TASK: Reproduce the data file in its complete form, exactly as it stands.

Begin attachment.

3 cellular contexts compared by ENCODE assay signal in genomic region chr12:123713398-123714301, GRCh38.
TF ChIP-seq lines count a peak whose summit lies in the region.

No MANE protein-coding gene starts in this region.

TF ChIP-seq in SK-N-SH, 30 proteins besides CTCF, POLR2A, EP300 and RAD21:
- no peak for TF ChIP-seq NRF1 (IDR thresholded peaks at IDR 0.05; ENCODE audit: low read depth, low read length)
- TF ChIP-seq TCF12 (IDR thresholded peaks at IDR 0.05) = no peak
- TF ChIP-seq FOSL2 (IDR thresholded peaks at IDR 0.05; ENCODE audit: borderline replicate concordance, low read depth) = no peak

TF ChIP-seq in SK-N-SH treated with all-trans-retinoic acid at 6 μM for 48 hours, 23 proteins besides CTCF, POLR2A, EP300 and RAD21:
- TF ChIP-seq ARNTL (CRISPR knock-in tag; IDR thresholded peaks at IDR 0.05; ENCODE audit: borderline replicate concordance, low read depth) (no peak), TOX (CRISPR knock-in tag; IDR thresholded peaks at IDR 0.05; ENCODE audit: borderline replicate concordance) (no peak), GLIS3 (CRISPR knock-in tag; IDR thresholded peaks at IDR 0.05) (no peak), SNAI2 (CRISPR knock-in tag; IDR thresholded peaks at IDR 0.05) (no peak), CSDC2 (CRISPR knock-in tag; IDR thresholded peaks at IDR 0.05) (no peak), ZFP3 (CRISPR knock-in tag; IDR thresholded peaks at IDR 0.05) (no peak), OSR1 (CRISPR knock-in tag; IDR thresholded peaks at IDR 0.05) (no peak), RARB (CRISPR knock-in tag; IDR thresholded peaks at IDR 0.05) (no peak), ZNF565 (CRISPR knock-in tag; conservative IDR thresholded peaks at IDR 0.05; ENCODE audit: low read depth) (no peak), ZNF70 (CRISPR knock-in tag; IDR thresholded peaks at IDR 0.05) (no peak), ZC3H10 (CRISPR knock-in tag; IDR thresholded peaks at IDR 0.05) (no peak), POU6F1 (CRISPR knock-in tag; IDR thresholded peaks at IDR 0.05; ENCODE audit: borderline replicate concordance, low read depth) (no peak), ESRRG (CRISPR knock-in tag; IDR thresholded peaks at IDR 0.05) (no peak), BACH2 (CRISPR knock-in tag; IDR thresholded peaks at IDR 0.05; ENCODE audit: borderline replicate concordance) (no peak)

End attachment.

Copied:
3 cellular contexts compared by ENCODE assay signal in genomic region chr12:123713398-123714301, GRCh38.
TF ChIP-seq lines count a peak whose summit lies in the region.

No MANE protein-coding gene starts in this region.

TF ChIP-seq in SK-N-SH, 30 proteins besides CTCF, POLR2A, EP300 and RAD21:
- no peak for TF ChIP-seq NRF1 (IDR thresholded peaks at IDR 0.05; ENCODE audit: low read depth, low read length)
- TF ChIP-seq TCF12 (IDR thresholded peaks at IDR 0.05) = no peak
- TF ChIP-seq FOSL2 (IDR thresholded peaks at IDR 0.05; ENCODE audit: borderline replicate concordance, low read depth) = no peak

TF ChIP-seq in SK-N-SH treated with all-trans-retinoic acid at 6 μM for 48 hours, 23 proteins besides CTCF, POLR2A, EP300 and RAD21:
- TF ChIP-seq ARNTL (CRISPR knock-in tag; IDR thresholded peaks at IDR 0.05; ENCODE audit: borderline replicate concordance, low read depth) (no peak), TOX (CRISPR knock-in tag; IDR thresholded peaks at IDR 0.05; ENCODE audit: borderline replicate concordance) (no peak), GLIS3 (CRISPR knock-in tag; IDR thresholded peaks at IDR 0.05) (no peak), SNAI2 (CRISPR knock-in tag; IDR thresholded peaks at IDR 0.05) (no peak), CSDC2 (CRISPR knock-in tag; IDR thresholded peaks at IDR 0.05) (no peak), ZFP3 (CRISPR knock-in tag; IDR thresholded peaks at IDR 0.05) (no peak), OSR1 (CRISPR knock-in tag; IDR thresholded peaks at IDR 0.05) (no peak), RARB (CRISPR knock-in tag; IDR thresholded peaks at IDR 0.05) (no peak), ZNF565 (CRISPR knock-in tag; conservative IDR thresholded peaks at IDR 0.05; ENCODE audit: low read depth) (no peak), ZNF70 (CRISPR knock-in tag; IDR thresholded peaks at IDR 0.05) (no peak), ZC3H10 (CRISPR knock-in tag; IDR thresholded peaks at IDR 0.05) (no peak), POU6F1 (CRISPR knock-in tag; IDR thresholded peaks at IDR 0.05; ENCODE audit: borderline replicate concordance, low read depth) (no peak), ESRRG (CRISPR knock-in tag; IDR thresholded peaks at IDR 0.05) (no peak), BACH2 (CRISPR knock-in tag; IDR thresholded peaks at IDR 0.05; ENCODE audit: borderline replicate concordance) (no peak)